Although the martial arts all but disappeared within China, to be replaced by a more performance-oriented wushu, training in traditional fighting arts such as Eagle Claw continued in Taiwan and Hong Kong, where the masters had fled. From Hong Kong, Eagle Claw masters went on to open schools to disseminate knowledge of the art in other countries, including the United States, where several masters in Eagle Claw currently teach the system in various forms.
Controversy over lineage, authority, and authenticity are par for the course in modern martial arts, and Eagle Claw is no exception. What is clear is that there are two main branches of Eagle Claw in the United States that trace their lineage directly to the Ching Mo Association. One branch stems from Chan Tzi Ching’s student Ng Wai Nung, while the other stems from Chan Tzi Ching’s training brother Lau Kai Man, who taught Lau Fat Man.
The Ng Wai Nung branch is represented in the United States by his godson, Leung Shum, who founded the first Eagle Claw school in New York City in 1974, now headquarters of the Ying Jow Pai Association. Some of his more famous students are the forms champion Benson Lee, now teaching in California, and martial arts film star Cynthia Rothrock. Leung Shum’s Eagle Claw schools also teach the Wu Style Tai Chi Chuan that Ng Wai Nung learned at the Ching Mo Association.
The Lau Kai Man branch is represented by the Lau sisters, Gini and Lily Lau, who learned the system from their father, the famous master Lau Fat Man. The Lau sisters enjoyed brief careers in the Peking Opera and martial arts films before turning their attention to teaching, opening schools on the West Coast of the U.S. and forming their own organizations.
Another claim to Eagle Claw lineage comes from the Bak Shaolin Eagle Claw system, headed by Leung Fu. Born in Malaysia, he became a British subject, trained in Hong Kong, and opened schools in the UK. His organization now includes schools in several countries and is known for its success in sport competition fighting.
In Greece, an Eagle Claw teacher by the name of Guo Xian He also traces lineage from Chan Tzi Ching, through his student Guo Chen Yao.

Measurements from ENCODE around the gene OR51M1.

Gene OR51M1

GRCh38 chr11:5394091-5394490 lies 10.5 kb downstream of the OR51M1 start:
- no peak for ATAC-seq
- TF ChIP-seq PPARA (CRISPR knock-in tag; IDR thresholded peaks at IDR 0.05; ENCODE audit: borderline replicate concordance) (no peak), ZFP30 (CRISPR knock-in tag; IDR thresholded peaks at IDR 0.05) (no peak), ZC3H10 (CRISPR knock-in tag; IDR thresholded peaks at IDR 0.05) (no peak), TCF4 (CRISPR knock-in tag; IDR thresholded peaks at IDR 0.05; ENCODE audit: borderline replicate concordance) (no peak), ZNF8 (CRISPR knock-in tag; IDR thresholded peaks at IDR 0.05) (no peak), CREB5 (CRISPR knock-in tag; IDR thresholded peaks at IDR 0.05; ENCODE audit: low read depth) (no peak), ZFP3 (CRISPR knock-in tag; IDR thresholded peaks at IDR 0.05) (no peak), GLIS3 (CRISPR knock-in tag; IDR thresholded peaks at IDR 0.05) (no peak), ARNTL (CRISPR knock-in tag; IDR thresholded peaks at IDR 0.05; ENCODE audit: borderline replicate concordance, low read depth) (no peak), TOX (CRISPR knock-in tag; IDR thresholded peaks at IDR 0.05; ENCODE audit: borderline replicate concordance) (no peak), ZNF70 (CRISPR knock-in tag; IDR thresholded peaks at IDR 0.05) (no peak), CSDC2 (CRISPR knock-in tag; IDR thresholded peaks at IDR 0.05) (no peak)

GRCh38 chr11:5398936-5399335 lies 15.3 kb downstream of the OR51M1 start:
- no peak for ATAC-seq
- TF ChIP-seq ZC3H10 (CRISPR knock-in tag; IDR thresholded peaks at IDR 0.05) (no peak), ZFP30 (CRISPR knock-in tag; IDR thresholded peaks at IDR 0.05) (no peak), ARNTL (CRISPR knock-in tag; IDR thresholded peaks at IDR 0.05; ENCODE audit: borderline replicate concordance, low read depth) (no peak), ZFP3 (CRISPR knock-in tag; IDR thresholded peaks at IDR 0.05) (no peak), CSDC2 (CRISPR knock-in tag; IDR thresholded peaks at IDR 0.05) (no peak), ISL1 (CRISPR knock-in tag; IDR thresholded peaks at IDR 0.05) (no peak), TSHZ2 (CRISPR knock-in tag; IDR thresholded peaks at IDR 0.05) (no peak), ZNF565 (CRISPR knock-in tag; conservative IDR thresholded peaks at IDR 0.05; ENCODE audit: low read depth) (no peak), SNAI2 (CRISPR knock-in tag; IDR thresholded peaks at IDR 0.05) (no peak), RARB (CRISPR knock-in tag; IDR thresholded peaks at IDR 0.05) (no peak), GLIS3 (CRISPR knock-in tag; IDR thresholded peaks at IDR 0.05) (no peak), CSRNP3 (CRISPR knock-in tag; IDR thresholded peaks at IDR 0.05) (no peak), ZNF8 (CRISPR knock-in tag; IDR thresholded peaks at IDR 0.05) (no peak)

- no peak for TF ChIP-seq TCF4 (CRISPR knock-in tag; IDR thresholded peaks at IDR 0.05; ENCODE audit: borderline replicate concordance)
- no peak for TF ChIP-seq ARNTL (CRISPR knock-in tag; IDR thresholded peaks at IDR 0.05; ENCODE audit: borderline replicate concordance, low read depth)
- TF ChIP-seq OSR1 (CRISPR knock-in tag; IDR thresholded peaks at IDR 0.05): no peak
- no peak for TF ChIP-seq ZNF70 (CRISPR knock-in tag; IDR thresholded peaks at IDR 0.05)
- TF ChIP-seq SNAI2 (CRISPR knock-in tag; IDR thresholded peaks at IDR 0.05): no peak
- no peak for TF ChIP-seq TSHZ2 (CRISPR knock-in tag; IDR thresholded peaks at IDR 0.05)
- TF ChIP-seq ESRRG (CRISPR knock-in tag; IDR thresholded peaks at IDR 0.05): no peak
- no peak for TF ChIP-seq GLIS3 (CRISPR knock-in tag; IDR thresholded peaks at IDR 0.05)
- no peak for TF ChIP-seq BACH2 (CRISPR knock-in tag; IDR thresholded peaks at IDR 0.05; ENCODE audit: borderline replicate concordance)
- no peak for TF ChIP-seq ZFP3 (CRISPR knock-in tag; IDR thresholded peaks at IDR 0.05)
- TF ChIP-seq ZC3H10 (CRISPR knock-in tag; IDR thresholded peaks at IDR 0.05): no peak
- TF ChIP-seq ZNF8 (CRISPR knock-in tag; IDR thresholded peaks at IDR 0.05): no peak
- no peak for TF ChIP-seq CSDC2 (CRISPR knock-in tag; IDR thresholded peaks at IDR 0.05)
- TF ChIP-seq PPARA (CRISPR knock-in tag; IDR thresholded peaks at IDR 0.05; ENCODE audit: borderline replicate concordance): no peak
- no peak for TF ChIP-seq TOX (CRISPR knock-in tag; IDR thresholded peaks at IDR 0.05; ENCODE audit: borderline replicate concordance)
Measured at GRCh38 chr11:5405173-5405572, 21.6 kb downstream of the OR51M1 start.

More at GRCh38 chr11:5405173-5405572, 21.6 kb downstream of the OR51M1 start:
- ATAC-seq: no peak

According to Grandmaster Leung Shum, when China began in the 1980s to reintroduce the practice of its traditional martial arts, it invited masters from around the world to return and teach. During his trip to China, along with other masters, he attempted to find whether any Eagle Claw practitioners still existed in China. According to Leung Shum, the only Eagle Claw practitioner the group managed to find had not practiced in over 30 years. While there is a modern wushu Eagle form, it bears no resemblance to the techniques of the traditional Eagle Claw system.
The English terms "master" and "grandmaster" are often misapplied to formal Chinese titles in the traditional martial arts. While there are rigorous requirements in such schools for an instructor to earn the right to be called Lao Shih or Sifu, sometimes translated as master; a grandmaster is usually a master's teacher, as a grandfather is a father's father. Some prefer to use the English title grandmaster to designate the ultimate founder of a particular style. Since the introduction of martial arts movies to the West and the popularity of such dramatic fictions among aficionados of hip-hop culture, many would-be martial artists without the benefit of a formal teaching structure will call themselves grandmasters even if they just like the sound of the term.
The Eagle Claw system is taught differently by different teachers and different branches. Because Eagle Claw was primarily taught through the Ching Mo Association, training generally includes a number of standard northern kung fu forms and techniques taught to all practitioners at the Association, alongside the elements specific to the Eagle Claw system.
The system includes fist forms, weapon forms, partner sets, and the 108 locking hand techniques. The range of traditional Chinese weapons are covered, including the long staff, spear, double pointed spear, kwan do (or halberd), saber, sword, hooked swords, three-section staff, daggers, fan, short stick, and chain or whip.